To start with, this is an essay on concussions in football where an author describes what is concussions, its classification, the case of this injury during football etc. In any type of physical activity there are risks of experiencing injuries, which can be classified as...
Concussion Essay Examples
American football is a very physical and mentally demanding sport that puts a lot of wear and tear on the human body no matter the age or competition. The idea of hitting people head-on with all of your force just for the sake of a...
The dangers of football included studies that have found high rates of concussions and traumatic brain injuries. There is also a serious brain disorder that has made its way into professional football and it’s being called chronic traumatic encephalopathy (CTE) in former players. The NFL...
Everyone enjoys watching sports, playing sports, and cheering on their favorite team. But, in most contact sports we love players for 'hitting hard' or making tough plays that usually end with injuries. Most common in football and other major contact sports, such, hockey, and boxing,...
To begin, should football even be played? It’s a fun sport, of course, however, every single player on the field is at great risk. In football, it’s extremely difficult to “play safe” considering how fast paced it is during a play and attempting to “play...
Depending on the severity of the injury, symptoms can sometimes occur immediately after the accident, in other cases with a time delay of up to 24 hours. Especially in children, symptoms often appear later. In part, the accident is followed directly by a brief unconsciousness...
The Australian batsman Marnus Labuschagne became the first-ever concussion substitute used in a Test match when he replaced the injured Steve Smith on the fifth and final day of the second Test match between Australia and England played at Lords. On the fourth day of...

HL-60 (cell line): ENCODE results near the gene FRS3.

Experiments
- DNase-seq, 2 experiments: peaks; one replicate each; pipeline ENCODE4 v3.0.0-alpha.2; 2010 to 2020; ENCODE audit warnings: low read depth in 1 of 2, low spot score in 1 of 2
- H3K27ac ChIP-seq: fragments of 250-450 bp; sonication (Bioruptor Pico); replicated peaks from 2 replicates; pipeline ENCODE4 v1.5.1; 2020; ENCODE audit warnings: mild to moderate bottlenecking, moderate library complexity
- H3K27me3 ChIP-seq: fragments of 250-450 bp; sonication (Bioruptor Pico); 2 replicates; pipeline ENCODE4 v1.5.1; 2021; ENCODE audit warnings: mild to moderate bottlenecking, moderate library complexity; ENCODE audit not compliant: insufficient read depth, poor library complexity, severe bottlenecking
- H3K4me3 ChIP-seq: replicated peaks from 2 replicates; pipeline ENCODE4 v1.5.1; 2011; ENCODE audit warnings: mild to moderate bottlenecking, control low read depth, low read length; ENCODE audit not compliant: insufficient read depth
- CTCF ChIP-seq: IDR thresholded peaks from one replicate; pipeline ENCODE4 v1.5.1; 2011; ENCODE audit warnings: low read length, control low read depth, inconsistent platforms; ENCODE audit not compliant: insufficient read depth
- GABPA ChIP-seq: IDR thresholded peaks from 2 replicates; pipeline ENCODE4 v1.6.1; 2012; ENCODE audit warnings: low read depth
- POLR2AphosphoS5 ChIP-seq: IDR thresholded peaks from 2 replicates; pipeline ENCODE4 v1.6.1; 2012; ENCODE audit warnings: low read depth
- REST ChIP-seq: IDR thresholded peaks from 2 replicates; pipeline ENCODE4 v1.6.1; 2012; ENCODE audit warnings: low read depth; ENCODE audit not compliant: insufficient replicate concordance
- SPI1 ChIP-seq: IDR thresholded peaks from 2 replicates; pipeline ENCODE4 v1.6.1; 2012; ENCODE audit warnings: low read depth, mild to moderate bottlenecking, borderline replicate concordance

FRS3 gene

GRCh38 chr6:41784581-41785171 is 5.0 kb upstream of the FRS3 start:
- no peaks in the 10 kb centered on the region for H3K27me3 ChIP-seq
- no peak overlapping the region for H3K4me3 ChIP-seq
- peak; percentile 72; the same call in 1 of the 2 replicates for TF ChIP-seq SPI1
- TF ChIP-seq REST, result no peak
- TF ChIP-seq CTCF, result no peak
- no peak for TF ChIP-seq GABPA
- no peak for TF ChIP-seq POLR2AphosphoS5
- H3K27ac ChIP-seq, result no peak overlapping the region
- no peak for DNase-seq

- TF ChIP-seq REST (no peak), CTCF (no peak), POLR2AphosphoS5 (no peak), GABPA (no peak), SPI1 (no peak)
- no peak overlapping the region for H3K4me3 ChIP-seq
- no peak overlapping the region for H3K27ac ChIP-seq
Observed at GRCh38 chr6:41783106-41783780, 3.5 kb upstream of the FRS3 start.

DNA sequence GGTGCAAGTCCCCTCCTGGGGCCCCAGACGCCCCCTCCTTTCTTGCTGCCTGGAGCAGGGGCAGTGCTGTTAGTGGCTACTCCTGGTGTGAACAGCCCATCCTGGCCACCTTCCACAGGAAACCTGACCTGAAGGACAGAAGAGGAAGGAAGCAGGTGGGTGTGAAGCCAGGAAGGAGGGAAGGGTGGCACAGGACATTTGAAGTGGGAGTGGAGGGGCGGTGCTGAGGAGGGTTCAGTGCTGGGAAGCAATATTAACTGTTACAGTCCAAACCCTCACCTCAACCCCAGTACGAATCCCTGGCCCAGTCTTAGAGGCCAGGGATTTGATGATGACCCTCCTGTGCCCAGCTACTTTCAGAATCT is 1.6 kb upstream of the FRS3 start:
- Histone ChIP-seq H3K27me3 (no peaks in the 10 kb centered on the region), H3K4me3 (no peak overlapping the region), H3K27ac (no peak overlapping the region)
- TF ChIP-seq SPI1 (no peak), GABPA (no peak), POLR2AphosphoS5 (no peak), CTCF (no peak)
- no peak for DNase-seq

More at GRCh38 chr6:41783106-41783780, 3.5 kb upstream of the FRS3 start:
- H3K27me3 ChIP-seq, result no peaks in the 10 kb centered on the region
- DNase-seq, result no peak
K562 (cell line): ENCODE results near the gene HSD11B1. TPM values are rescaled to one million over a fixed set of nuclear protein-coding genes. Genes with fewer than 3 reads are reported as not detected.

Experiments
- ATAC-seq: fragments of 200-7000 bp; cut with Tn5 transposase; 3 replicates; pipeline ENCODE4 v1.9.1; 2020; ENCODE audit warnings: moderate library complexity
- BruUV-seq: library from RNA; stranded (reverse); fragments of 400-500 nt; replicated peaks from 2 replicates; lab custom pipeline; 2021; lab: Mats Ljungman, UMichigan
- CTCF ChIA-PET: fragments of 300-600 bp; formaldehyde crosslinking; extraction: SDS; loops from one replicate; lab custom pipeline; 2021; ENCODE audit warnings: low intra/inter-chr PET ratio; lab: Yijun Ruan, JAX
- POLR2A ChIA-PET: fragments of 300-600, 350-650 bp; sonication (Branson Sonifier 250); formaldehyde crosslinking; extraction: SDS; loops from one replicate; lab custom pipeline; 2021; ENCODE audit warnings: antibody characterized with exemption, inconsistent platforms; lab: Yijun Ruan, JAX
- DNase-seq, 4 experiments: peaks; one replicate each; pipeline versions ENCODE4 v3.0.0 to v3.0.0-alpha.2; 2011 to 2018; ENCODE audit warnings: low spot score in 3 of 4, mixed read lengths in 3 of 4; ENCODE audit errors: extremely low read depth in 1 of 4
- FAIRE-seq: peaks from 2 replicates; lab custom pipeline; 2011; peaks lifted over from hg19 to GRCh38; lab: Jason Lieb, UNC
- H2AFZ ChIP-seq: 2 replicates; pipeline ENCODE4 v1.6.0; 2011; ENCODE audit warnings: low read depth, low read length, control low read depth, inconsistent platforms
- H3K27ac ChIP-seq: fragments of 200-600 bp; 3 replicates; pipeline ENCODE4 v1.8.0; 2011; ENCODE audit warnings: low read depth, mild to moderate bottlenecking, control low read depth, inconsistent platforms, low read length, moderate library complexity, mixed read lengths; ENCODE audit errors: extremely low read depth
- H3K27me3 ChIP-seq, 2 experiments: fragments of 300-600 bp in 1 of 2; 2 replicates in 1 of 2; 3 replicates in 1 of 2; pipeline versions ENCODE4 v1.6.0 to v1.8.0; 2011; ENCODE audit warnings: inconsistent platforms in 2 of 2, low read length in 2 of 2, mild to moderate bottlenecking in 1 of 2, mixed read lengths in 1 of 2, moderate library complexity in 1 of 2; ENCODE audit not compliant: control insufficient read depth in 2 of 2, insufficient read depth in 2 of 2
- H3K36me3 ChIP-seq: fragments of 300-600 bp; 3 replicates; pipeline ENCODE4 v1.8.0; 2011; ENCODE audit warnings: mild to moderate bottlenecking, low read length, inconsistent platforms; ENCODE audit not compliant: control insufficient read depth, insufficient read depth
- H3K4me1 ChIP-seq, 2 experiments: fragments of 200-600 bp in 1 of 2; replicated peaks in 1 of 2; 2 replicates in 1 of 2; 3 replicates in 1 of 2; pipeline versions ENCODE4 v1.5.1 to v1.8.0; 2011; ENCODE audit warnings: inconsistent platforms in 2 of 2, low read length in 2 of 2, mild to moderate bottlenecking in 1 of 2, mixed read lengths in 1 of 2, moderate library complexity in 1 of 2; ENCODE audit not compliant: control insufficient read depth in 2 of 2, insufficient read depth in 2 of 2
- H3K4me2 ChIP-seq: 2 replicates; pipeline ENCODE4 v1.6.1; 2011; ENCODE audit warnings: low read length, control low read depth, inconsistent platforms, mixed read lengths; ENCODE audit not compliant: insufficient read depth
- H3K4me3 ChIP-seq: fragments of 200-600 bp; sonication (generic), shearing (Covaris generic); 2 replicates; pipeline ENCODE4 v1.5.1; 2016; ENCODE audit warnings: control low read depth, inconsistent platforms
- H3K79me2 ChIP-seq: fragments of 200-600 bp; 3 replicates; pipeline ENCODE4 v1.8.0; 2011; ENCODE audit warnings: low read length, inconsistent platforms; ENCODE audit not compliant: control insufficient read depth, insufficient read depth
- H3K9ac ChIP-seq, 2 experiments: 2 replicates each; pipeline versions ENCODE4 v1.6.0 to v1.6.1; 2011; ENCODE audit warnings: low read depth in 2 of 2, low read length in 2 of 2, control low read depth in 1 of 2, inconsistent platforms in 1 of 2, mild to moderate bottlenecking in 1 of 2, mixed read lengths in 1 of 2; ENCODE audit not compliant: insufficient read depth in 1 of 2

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A concussion is a type of traumatic brain injury—or TBI—caused by a bump, blow, or jolt to the head or by a hit to the body that causes the head and brain to move rapidly back and forth.
Headache or “pressure” in the head.
Nausea or vomiting.
Balance problems or dizziness, or double or blurry vision.
Bothered by light or noise.
Feeling sluggish, hazy, foggy, or groggy.
Confusion, concentration, or memory problems.
Just not “feeling right,” or “feeling down”.
Concussions can be caused by direct trauma to the head, such as from falling, getting hit or being in an accident. They can also occur as a result of rapid acceleration-deceleration of the head, such as in whiplash injuries or blast injuries, like in a war zone.
People most commonly get TBIs from a fall, firearm-related injury, motor vehicle crash, or an assault. Research shows that: Falls lead to nearly half of the TBI-related hospitalizations.
10% of all contact sport athletes sustain concussions yearly.
Brain injuries cause more deaths than any other sports injury.
87% of professional boxers have sustained a brain injury.
Those who have already had one concussion seem more susceptible to having another.